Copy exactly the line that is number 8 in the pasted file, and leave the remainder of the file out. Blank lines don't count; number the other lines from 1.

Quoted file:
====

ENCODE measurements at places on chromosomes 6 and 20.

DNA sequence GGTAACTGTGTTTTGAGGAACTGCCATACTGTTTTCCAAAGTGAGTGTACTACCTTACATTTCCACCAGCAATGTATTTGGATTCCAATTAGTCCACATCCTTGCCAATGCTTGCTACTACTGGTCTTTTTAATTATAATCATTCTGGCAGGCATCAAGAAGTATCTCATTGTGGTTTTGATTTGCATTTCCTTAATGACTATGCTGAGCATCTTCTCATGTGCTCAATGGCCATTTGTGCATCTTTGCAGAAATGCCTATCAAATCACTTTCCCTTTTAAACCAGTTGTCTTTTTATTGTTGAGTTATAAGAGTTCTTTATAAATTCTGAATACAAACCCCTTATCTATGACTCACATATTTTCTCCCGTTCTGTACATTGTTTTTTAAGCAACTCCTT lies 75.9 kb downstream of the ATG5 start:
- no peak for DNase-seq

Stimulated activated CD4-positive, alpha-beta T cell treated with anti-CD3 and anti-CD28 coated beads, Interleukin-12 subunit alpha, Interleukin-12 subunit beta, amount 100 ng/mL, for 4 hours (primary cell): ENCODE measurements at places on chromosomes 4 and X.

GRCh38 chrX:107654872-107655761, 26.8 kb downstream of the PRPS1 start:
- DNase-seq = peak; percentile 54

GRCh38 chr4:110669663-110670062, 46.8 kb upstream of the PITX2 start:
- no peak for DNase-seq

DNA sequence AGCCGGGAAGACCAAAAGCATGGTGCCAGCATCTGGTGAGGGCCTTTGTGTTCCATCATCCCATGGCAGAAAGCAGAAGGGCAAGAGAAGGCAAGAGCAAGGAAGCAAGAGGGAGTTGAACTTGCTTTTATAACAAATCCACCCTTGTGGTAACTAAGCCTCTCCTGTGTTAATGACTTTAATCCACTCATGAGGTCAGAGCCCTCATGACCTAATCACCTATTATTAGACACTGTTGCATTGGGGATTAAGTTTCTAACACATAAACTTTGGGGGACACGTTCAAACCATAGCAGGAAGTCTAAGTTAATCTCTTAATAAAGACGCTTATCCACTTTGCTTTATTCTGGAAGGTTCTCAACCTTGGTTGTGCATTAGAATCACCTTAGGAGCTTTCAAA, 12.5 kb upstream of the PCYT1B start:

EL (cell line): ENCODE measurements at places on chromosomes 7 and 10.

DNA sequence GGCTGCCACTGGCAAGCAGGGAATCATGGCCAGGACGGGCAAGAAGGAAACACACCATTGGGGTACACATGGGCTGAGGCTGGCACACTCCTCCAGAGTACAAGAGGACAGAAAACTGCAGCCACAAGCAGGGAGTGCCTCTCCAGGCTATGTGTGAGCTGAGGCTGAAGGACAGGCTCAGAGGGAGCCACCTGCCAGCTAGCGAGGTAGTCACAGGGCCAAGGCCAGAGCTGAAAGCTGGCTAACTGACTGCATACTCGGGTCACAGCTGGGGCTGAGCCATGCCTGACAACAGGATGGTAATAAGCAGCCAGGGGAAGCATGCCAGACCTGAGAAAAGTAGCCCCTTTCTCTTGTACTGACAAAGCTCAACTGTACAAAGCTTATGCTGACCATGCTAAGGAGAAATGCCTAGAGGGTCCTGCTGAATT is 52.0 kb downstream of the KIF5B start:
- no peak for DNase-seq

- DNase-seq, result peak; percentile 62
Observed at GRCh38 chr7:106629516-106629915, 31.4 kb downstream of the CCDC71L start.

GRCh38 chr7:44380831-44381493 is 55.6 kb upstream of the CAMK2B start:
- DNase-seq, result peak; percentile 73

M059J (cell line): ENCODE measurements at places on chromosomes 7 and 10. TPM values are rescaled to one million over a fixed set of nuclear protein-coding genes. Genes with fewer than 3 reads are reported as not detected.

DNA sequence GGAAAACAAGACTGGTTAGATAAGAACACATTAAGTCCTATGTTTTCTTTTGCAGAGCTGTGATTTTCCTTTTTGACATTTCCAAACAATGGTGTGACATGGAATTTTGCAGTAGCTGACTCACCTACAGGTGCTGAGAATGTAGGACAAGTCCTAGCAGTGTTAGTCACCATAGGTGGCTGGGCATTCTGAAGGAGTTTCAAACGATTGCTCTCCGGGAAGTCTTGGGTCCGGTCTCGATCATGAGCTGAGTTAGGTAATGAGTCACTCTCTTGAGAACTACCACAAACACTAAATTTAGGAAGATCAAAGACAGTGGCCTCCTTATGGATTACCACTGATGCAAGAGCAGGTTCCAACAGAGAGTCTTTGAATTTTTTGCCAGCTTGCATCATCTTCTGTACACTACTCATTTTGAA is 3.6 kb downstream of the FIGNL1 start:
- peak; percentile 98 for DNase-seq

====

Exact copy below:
- no peak for DNase-seq